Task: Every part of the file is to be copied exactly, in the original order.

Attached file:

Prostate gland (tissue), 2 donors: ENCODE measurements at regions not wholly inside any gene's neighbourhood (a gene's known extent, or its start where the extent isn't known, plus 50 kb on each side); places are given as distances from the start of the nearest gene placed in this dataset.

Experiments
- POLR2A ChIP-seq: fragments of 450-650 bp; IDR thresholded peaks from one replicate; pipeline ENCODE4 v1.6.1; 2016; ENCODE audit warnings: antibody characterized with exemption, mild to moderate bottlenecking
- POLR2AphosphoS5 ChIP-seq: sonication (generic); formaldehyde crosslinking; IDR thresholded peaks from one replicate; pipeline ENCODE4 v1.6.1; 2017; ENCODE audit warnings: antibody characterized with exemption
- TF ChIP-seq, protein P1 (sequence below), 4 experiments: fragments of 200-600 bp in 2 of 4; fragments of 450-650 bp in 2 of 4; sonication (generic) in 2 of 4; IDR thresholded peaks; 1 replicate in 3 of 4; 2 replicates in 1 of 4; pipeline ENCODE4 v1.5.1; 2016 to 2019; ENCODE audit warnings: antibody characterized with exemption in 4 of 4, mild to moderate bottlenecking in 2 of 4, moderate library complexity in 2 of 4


Prostate gland (tissue), 2 donors: ENCODE measurements at regions not wholly inside any gene's neighbourhood (a gene's known extent, or its start where the extent isn't known, plus 50 kb on each side); places are given as distances from the start of the nearest gene placed in this dataset.

Experiments
- POLR2A ChIP-seq: fragments of 450-650 bp; IDR thresholded peaks from one replicate; pipeline ENCODE4 v1.6.1; 2016; ENCODE audit warnings: antibody characterized with exemption, mild to moderate bottlenecking
- POLR2AphosphoS5 ChIP-seq: sonication (generic); formaldehyde crosslinking; IDR thresholded peaks from one replicate; pipeline ENCODE4 v1.6.1; 2017; ENCODE audit warnings: antibody characterized with exemption
- TF ChIP-seq, protein P1 (sequence below), 4 experiments: fragments of 200-600 bp in 2 of 4; fragments of 450-650 bp in 2 of 4; sonication (generic) in 2 of 4; IDR thresholded peaks; 1 replicate in 3 of 4; 2 replicates in 1 of 4; pipeline ENCODE4 v1.5.1; 2016 to 2019; ENCODE audit warnings: antibody characterized with exemption in 4 of 4, mild to moderate bottlenecking in 2 of 4, moderate library complexity in 2 of 4